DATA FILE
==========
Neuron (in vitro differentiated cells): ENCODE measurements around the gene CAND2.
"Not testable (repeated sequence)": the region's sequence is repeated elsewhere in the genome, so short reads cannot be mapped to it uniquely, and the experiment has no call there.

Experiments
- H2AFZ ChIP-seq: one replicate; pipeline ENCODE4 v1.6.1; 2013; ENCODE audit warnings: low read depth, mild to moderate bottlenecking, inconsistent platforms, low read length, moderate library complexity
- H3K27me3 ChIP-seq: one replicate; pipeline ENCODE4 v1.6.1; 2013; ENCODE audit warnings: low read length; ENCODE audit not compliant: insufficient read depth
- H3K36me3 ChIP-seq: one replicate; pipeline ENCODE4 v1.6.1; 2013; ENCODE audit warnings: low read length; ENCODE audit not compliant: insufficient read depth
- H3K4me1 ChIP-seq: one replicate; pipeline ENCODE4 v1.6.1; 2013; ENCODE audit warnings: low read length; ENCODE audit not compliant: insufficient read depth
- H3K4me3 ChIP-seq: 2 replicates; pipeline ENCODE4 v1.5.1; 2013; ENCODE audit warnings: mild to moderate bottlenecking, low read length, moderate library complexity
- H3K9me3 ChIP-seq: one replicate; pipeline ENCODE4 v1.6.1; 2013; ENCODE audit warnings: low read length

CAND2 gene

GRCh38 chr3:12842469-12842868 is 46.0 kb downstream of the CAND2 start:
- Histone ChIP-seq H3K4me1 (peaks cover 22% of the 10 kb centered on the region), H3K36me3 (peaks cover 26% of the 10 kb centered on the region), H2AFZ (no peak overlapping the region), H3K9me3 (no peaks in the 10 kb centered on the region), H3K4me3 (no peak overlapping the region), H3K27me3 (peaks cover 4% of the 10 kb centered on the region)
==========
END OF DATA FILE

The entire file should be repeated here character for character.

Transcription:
Neuron (in vitro differentiated cells): ENCODE measurements around the gene CAND2.
"Not testable (repeated sequence)": the region's sequence is repeated elsewhere in the genome, so short reads cannot be mapped to it uniquely, and the experiment has no call there.

Experiments
- H2AFZ ChIP-seq: one replicate; pipeline ENCODE4 v1.6.1; 2013; ENCODE audit warnings: low read depth, mild to moderate bottlenecking, inconsistent platforms, low read length, moderate library complexity
- H3K27me3 ChIP-seq: one replicate; pipeline ENCODE4 v1.6.1; 2013; ENCODE audit warnings: low read length; ENCODE audit not compliant: insufficient read depth
- H3K36me3 ChIP-seq: one replicate; pipeline ENCODE4 v1.6.1; 2013; ENCODE audit warnings: low read length; ENCODE audit not compliant: insufficient read depth
- H3K4me1 ChIP-seq: one replicate; pipeline ENCODE4 v1.6.1; 2013; ENCODE audit warnings: low read length; ENCODE audit not compliant: insufficient read depth
- H3K4me3 ChIP-seq: 2 replicates; pipeline ENCODE4 v1.5.1; 2013; ENCODE audit warnings: mild to moderate bottlenecking, low read length, moderate library complexity
- H3K9me3 ChIP-seq: one replicate; pipeline ENCODE4 v1.6.1; 2013; ENCODE audit warnings: low read length

CAND2 gene

GRCh38 chr3:12842469-12842868 is 46.0 kb downstream of the CAND2 start:
- Histone ChIP-seq H3K4me1 (peaks cover 22% of the 10 kb centered on the region), H3K36me3 (peaks cover 26% of the 10 kb centered on the region), H2AFZ (no peak overlapping the region), H3K9me3 (no peaks in the 10 kb centered on the region), H3K4me3 (no peak overlapping the region), H3K27me3 (peaks cover 4% of the 10 kb centered on the region)